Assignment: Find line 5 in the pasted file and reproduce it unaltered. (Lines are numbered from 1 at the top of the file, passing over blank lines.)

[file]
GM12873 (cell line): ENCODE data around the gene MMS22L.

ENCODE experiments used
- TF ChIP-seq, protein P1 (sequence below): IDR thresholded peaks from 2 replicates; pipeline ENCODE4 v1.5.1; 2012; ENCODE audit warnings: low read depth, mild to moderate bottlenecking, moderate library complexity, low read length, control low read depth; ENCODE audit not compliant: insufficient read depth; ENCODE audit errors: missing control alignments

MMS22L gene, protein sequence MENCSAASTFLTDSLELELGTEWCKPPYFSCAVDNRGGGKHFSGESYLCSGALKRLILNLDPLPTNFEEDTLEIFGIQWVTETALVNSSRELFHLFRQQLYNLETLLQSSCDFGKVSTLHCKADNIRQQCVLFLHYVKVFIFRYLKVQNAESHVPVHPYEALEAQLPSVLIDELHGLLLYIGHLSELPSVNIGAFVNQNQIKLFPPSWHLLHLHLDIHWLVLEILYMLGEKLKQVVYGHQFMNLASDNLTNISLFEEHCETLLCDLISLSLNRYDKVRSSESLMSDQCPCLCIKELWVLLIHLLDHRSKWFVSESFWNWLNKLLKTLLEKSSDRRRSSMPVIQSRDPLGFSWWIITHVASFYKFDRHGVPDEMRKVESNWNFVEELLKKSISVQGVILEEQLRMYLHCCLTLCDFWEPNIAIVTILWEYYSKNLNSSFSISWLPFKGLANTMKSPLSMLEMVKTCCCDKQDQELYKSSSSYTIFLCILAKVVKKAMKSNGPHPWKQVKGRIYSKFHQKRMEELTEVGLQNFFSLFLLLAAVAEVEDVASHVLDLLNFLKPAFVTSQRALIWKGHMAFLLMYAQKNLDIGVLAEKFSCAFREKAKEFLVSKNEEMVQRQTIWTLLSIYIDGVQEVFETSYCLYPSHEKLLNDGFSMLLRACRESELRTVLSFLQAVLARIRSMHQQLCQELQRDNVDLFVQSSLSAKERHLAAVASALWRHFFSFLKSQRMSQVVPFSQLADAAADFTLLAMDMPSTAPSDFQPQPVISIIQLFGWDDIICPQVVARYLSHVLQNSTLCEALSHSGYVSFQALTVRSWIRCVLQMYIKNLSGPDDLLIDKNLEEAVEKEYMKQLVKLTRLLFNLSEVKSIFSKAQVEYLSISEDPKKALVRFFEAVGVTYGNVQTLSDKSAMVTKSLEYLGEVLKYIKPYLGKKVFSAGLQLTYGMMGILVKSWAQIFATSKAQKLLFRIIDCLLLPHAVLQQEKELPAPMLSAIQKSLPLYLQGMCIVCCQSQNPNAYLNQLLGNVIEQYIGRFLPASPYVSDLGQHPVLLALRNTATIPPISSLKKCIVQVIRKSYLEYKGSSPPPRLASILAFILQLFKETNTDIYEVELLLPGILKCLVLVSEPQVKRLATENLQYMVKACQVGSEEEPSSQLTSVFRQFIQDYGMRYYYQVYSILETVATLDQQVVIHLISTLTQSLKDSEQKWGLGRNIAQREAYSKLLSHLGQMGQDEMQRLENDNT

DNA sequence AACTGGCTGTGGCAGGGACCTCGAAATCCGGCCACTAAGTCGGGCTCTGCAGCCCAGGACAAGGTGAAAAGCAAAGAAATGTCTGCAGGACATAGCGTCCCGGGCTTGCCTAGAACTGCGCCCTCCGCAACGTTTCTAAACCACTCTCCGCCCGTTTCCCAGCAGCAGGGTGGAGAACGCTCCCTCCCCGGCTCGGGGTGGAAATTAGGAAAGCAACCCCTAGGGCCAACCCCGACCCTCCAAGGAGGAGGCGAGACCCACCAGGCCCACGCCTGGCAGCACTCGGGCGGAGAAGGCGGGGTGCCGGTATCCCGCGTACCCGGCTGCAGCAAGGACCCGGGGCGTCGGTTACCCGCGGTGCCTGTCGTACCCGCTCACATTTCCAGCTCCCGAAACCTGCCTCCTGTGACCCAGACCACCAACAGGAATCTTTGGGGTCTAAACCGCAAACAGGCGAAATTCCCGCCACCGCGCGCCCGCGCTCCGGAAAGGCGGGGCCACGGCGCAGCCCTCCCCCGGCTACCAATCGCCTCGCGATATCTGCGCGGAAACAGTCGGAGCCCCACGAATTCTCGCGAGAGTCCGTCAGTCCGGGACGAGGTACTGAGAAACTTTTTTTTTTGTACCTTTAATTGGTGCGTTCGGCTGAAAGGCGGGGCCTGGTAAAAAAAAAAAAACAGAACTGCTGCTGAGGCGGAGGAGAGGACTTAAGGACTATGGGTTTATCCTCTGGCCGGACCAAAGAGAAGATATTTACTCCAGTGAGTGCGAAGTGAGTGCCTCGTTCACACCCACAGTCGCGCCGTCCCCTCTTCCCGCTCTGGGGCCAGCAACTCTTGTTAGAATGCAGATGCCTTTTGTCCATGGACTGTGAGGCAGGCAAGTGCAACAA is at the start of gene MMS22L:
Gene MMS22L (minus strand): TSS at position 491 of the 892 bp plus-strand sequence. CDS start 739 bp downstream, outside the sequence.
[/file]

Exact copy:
DNA sequence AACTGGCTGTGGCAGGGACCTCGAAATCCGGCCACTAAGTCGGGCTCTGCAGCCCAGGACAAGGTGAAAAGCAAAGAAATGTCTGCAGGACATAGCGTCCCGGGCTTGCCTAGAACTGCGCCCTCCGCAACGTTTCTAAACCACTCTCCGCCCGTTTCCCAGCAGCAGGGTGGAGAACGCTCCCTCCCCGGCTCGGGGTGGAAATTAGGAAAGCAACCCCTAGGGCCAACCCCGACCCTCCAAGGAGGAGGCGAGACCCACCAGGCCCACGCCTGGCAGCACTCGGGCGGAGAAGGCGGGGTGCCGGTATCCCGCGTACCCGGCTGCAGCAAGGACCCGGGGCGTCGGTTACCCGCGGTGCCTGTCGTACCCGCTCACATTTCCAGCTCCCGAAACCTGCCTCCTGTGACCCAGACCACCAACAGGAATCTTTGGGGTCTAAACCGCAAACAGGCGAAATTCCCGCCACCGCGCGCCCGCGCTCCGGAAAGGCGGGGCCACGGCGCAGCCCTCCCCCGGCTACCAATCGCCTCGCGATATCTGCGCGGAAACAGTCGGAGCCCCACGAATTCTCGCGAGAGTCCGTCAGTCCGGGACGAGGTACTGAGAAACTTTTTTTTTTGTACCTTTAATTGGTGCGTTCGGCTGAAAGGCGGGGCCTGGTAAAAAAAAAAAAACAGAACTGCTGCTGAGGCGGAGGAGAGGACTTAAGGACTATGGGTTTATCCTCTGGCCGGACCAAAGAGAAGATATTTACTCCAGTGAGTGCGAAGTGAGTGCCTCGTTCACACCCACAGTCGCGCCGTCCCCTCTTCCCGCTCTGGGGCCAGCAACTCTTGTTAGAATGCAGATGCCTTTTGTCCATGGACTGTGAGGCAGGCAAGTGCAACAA is at the start of gene MMS22L: